Themes and Meanings

(Critical Guide to British Fiction)

Because The Weather in the Streets is about a woman in love with a married man, its author had to find a way to deal in some original way with this somewhat threadbare theme. Lehmann succeeds because of her attention to detail and because of the care with which she has drawn her central character, Olivia.

The book is more about a decaying social class than it is about the adultery of two people. The aristocracy is struggling to maintain its position, but it is quite obvious that the struggle is in vain. Yet the middle class, which Olivia represents, and the intellectual and artistic class that Simon, Colin, Jocelyn, and Mrs. Cunningham represent offer no more promise than does the decaying aristocracy, and Olivia’s personal disillusionment suggests a social disillusionment of much greater proportions.

Weather has much to do with the book, as its title suggests. When Olivia’s affair with Rollo is going well, the weather is clear and agreeable; when the affair is deteriorating, the weather is stormy and thunderclaps are heard. During Olivia’s tense meeting with Lady Spencer in August, the air is heavy, and before the meeting is over, the sky has opened and the rain comes pouring down.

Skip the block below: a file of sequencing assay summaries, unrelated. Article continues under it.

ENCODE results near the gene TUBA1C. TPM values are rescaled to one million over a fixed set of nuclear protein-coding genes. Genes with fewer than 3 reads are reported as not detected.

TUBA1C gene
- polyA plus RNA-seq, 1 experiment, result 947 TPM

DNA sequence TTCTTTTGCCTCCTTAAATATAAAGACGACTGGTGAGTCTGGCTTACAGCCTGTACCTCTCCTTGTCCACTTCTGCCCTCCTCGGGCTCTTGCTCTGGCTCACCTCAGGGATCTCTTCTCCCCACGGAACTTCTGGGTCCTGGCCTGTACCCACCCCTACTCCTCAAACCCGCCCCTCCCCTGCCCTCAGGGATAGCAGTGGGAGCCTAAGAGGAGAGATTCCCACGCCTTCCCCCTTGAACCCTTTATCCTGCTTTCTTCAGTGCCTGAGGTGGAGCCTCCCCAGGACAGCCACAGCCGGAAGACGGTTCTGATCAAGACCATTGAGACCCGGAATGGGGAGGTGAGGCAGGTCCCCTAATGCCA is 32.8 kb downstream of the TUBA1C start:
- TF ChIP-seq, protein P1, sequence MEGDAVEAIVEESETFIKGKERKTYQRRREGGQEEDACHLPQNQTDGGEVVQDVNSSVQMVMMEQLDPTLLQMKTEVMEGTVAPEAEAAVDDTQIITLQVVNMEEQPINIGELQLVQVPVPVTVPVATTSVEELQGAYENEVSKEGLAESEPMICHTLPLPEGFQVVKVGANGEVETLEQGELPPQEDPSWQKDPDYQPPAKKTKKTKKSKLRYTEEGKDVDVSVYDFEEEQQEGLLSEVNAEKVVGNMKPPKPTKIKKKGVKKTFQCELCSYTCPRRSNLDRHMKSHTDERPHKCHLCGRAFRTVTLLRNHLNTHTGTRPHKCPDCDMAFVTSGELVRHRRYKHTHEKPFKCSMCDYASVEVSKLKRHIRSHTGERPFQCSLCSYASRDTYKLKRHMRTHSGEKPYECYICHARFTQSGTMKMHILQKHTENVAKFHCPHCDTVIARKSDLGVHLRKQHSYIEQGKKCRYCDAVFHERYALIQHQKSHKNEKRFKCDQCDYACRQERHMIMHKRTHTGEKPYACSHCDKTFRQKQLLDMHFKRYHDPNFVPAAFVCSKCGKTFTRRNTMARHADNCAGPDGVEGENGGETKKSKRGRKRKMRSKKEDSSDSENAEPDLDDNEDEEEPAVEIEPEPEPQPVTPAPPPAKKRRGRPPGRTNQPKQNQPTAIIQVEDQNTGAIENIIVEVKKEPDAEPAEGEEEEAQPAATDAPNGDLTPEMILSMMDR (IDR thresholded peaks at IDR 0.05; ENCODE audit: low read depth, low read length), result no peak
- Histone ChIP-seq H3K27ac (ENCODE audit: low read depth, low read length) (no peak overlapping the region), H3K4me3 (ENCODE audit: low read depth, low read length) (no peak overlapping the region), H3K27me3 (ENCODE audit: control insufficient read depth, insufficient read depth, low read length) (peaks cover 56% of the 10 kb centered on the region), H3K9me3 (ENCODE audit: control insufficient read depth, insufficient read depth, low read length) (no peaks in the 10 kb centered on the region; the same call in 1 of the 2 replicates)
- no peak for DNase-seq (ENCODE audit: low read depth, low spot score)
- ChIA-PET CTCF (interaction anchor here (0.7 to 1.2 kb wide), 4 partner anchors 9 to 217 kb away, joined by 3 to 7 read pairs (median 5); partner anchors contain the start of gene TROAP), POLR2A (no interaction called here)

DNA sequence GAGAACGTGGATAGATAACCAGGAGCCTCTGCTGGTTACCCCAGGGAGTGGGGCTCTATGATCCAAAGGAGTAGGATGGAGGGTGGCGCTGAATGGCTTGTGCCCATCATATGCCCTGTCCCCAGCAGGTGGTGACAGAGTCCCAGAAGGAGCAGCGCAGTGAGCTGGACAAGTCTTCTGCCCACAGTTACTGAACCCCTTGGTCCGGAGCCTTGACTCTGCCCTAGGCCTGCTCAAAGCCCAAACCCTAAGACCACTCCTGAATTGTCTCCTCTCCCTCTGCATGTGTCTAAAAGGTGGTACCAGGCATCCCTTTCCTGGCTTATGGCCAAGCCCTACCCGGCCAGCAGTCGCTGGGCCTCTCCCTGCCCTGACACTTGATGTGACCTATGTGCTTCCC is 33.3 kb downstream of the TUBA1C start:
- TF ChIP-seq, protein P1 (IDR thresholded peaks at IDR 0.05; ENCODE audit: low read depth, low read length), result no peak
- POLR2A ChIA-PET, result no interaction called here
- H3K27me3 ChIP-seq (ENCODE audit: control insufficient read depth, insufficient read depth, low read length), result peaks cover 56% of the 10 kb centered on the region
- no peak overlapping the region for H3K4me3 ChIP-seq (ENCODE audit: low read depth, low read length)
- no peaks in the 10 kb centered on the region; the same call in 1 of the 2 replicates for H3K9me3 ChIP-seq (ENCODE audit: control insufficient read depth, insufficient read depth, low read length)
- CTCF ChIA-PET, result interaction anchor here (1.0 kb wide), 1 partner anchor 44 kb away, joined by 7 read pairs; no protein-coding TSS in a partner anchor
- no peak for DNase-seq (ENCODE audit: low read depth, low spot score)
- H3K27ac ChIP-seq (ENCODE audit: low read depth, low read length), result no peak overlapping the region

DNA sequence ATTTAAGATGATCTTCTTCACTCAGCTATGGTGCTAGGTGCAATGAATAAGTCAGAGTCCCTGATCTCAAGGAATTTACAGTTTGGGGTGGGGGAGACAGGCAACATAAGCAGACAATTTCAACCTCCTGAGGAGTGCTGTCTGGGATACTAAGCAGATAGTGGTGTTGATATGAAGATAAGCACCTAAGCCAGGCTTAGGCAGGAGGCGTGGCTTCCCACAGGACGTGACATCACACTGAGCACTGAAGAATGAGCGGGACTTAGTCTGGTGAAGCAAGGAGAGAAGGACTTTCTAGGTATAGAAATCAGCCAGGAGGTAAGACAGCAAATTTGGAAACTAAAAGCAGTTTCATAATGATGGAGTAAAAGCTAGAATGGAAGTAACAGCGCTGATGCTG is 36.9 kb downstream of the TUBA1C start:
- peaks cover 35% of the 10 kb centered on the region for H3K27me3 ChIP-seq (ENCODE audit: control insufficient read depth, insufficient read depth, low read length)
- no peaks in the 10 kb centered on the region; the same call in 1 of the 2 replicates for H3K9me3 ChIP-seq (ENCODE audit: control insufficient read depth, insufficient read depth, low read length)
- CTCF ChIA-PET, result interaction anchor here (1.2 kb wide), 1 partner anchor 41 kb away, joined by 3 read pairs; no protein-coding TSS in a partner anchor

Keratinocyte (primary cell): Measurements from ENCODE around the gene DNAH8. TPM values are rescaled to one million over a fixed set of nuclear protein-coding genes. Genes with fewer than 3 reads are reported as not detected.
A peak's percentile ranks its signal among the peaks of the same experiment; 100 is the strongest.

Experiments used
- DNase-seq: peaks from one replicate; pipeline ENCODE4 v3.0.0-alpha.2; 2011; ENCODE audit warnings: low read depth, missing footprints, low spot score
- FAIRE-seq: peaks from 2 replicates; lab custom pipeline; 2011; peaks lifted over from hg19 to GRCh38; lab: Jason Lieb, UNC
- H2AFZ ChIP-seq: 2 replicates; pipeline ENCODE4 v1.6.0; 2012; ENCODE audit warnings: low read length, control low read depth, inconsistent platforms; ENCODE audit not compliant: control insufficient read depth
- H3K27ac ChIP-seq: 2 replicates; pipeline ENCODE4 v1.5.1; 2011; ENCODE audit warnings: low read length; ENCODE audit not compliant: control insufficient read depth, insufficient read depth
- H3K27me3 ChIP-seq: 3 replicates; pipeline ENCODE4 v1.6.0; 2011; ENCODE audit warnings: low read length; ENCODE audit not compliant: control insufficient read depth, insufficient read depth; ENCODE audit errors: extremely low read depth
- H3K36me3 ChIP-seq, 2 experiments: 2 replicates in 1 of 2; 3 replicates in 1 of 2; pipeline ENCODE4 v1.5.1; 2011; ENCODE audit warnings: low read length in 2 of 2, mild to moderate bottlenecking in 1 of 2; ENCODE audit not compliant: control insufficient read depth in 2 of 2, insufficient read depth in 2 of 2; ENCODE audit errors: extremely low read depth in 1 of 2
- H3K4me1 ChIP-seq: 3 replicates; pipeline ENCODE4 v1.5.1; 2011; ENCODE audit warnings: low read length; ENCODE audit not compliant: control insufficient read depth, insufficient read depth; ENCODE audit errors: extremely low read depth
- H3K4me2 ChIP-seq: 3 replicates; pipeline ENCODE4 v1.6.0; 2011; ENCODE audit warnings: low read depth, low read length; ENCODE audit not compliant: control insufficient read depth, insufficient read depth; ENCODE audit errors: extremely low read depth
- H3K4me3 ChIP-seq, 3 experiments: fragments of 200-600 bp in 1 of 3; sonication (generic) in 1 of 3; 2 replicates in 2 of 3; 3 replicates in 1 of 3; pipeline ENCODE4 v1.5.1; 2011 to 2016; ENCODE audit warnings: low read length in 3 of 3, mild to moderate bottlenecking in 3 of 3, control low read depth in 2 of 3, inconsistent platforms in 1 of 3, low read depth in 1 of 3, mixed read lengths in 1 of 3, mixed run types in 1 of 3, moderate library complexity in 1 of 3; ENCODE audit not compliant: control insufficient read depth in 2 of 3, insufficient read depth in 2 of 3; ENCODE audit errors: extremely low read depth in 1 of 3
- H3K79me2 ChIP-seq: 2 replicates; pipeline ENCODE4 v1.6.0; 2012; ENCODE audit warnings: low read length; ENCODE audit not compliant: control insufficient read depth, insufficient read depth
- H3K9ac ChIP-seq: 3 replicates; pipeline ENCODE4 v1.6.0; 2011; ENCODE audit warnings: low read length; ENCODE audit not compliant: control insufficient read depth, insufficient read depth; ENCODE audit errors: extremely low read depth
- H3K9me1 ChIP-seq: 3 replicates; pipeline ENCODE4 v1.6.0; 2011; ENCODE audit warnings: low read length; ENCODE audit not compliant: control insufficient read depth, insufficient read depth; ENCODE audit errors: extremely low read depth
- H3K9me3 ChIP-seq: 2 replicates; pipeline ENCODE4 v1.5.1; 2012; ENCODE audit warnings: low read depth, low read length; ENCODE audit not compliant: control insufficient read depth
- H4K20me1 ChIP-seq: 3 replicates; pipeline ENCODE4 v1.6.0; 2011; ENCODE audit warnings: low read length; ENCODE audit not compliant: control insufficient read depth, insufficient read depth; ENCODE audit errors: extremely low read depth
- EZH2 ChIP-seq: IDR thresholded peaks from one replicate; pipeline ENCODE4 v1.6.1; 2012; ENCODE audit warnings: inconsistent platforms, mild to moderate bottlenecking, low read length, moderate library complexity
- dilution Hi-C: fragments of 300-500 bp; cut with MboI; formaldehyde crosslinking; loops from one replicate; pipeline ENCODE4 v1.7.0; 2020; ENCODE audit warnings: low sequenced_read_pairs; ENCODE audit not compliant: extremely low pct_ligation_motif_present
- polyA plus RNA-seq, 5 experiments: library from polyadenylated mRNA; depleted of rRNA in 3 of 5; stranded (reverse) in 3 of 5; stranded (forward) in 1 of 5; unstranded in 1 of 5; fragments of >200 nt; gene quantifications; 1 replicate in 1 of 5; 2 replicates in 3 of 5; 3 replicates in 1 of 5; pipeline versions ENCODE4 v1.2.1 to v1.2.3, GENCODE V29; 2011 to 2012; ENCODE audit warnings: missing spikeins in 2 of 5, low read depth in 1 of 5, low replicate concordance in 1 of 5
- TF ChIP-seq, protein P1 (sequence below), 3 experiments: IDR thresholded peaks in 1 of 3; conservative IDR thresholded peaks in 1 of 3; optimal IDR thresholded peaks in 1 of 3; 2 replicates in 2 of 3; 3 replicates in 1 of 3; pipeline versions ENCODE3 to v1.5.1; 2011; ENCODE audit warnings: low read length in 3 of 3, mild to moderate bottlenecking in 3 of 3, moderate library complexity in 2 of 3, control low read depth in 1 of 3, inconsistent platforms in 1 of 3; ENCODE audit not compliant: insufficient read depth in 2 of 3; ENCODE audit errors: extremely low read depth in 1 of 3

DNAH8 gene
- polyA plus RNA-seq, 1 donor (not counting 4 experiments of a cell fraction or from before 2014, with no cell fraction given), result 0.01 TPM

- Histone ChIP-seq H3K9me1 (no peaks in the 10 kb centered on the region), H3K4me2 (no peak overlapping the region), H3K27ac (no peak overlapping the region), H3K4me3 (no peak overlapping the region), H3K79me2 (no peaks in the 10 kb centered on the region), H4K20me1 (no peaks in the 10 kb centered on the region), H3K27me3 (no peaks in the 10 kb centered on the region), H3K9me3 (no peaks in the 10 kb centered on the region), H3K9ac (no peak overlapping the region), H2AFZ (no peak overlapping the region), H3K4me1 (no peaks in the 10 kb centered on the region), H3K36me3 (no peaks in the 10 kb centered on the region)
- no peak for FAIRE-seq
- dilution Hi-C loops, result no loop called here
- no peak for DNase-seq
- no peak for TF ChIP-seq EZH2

Yet the weather also represents Olivia’s inner self and her reactions to her relationship with Rollo. He protects her from the weather, drives her in his car or gives her money for taxicabs so that she can escape the weather in the streets. Bad weather is threatening to her, and Rollo, while their affair is going well, reduces that threat, that insecurity, primarily by helping her to overcome her feelings of inferiority. The superiority that Olivia feels at Simon’s party because she is attached to Rollo clearly reflects the way in which he insulates her from her own insecurities.